I’m not sure whether or not this will be widely disseminated, so I thought I’d bring it to your attention — just in case:
SEASIDE HEIGHTS, NEW JERSEY (WAFF) –
The hurricane-ravaged east coast has been receiving north Alabama help, but crews learned they’ll be doing work in Long Island, New York instead of in New Jersey.
Crews from Decatur Utilities and Joe Wheeler out of Trinity headed up there this week, but Derrick Moore, one of the Decatur workers, said they were told by crews in New Jersey that they can’t do any work there since they’re not union employees.
The crews that are in Roanoke, Virginia say they are just watching and waiting even though they originally received a call asking for help from Seaside Heights, New Jersey.
The crews were told to stand down. In fact, Moore said the crew from Trinity is already headed back home.
Understandably, Moore said they’re frustrated being told “thanks, but no thanks.”
Huntsville Utilities said they were not turned away and are up in storm ravaged areas working.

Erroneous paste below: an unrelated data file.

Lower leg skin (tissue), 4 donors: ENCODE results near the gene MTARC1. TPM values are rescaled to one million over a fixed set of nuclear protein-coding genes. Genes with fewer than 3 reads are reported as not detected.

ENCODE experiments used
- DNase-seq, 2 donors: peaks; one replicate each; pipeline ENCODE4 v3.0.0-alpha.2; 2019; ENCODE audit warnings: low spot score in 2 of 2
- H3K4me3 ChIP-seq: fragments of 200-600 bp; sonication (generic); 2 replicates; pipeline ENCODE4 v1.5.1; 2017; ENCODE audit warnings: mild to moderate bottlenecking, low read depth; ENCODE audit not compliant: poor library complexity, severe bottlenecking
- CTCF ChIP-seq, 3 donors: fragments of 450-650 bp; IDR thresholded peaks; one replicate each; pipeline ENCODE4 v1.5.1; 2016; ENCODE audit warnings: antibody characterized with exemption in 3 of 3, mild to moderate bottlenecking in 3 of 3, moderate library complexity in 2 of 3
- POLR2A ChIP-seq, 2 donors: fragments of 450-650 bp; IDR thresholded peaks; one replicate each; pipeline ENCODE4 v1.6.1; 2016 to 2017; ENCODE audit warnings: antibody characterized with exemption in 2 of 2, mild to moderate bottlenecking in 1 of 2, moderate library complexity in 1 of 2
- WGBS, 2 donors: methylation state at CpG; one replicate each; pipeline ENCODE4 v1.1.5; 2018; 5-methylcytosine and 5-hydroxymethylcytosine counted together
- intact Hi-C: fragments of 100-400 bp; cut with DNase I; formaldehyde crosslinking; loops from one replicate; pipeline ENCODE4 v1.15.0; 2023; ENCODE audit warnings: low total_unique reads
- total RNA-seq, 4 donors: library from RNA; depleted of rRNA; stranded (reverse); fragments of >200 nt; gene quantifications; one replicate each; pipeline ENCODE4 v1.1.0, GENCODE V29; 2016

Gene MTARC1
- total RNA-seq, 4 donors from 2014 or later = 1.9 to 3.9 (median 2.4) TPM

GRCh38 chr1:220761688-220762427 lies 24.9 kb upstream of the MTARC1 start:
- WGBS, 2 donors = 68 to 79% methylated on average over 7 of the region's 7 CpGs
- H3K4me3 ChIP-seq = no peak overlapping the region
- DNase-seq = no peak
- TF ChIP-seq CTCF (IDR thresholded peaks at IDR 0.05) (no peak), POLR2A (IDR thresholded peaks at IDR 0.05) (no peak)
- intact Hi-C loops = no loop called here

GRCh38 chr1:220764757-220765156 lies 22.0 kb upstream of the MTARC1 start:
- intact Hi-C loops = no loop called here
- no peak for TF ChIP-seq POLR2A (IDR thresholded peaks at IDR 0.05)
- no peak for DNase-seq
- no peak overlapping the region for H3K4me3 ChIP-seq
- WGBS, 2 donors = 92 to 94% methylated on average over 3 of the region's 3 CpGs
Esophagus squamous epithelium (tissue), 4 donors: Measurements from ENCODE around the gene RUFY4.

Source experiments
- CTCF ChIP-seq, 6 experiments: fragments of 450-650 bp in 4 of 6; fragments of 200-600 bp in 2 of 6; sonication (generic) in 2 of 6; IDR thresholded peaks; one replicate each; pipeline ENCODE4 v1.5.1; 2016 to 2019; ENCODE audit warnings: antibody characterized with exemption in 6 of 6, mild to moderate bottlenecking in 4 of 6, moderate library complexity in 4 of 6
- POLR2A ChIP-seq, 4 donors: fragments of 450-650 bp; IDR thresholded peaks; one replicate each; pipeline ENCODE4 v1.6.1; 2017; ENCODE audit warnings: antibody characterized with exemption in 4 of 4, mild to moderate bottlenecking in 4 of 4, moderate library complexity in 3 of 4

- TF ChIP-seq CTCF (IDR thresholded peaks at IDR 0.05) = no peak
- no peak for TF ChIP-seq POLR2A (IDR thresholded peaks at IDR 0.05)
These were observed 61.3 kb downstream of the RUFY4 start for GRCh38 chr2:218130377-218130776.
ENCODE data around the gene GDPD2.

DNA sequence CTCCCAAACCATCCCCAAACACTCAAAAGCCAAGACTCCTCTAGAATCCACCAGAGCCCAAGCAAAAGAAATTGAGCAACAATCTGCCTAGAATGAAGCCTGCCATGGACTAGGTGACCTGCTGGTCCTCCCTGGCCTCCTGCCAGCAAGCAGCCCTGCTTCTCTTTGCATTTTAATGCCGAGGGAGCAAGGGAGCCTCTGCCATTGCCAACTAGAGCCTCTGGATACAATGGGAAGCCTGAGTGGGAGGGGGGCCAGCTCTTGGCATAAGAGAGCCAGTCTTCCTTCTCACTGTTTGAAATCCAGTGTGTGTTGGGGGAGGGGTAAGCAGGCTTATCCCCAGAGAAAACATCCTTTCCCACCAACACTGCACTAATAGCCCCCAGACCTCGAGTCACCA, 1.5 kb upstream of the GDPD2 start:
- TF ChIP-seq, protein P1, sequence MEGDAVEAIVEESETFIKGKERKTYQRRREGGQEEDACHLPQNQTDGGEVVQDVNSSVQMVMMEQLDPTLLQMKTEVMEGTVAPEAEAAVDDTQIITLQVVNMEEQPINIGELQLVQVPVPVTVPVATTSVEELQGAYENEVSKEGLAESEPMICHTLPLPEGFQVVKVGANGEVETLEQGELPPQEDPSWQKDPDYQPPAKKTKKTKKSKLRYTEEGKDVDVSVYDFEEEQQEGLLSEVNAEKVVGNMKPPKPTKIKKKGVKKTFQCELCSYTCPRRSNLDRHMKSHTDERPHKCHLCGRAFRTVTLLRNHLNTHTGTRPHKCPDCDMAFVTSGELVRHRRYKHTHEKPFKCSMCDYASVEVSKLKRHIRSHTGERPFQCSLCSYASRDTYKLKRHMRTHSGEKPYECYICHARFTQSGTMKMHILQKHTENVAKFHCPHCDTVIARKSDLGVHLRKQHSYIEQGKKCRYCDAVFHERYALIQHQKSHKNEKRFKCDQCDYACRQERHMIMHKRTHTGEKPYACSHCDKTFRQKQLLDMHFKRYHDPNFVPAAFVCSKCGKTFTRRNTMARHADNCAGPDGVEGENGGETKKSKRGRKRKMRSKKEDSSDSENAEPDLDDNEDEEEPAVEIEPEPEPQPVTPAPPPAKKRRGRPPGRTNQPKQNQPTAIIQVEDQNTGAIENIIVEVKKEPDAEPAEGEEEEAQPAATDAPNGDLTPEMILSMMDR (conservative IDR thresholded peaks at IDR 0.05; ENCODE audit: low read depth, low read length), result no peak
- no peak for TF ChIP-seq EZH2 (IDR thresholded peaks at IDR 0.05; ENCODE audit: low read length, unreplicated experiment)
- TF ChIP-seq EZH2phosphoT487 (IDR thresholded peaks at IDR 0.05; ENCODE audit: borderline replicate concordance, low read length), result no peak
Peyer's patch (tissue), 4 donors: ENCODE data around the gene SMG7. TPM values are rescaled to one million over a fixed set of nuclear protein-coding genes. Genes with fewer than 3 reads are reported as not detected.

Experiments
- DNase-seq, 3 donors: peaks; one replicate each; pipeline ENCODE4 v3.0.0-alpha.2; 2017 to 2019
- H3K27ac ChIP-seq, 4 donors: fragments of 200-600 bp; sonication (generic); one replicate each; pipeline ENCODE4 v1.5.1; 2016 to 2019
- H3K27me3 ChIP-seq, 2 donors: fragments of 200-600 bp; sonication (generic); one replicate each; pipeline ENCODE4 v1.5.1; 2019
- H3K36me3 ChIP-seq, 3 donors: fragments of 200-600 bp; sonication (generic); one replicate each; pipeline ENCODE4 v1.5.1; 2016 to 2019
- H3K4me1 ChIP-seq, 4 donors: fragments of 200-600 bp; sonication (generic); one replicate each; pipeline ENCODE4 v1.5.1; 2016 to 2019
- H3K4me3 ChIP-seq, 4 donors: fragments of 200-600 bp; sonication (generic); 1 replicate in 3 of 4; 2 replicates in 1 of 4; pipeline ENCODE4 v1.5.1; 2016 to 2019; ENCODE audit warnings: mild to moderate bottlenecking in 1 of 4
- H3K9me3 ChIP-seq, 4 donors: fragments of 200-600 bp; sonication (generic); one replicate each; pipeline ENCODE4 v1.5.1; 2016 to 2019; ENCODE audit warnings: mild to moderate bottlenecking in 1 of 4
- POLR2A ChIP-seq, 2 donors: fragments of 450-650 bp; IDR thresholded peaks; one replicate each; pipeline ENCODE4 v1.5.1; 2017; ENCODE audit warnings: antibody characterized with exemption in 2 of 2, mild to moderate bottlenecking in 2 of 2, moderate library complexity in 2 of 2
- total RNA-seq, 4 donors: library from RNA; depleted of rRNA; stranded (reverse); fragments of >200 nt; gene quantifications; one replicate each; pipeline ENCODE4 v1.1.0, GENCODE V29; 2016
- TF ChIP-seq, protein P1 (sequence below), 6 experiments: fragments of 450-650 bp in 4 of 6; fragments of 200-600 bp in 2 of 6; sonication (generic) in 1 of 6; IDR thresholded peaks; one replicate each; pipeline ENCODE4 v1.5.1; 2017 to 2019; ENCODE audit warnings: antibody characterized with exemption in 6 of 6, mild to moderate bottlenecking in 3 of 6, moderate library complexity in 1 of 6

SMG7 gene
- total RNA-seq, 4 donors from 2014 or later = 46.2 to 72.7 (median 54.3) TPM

To be fair, this story is conflicting, at best. It does state that at least one other Alabama utility company was able to get into New Jersey to help with recovery. But we should look past this to see what else it may be able to teach us about the current state of our society.
First, it has been asserted here on the RNL that government is needed to coordinate recovery efforts, making sure help gets where it is needed. This story would suggest that this supposed government coordination is not as omnipotent as its advocates would have us believe. But then, that should be obvious to all of us. In the chaos following a storm like Sandy, it simply isn’t reasonable to expect government to be able to be everywhere and know everything necessary to coordinate all recovery efforts. (If we were honest with ourselves, we would understand this applies equally to every aspect of our national life — especially in a nation as large as ours).
Another lesson we should be able to glean from this story is that we do have a problem with unions. If people are willing to place the protection of union jobs above the needs of the people at times like this, then they have their priorities messed up. It is that simple.
Finally, if we go out of our way to be fair and chalk up the turning away of this utility company to union rules and regulations and not the people, then that should point us to President Obama’s promise to “cut through the red tape.” If red tape prevents or hinders people from helping victims recover from this storm, then it was preventing and hindering people from doing a whole host of things even before the storm, and it will continue to do so after the storm. In truth, the President’s promise was actually an admission that government interference is a problem for the entire nation: it gets in the way of progress.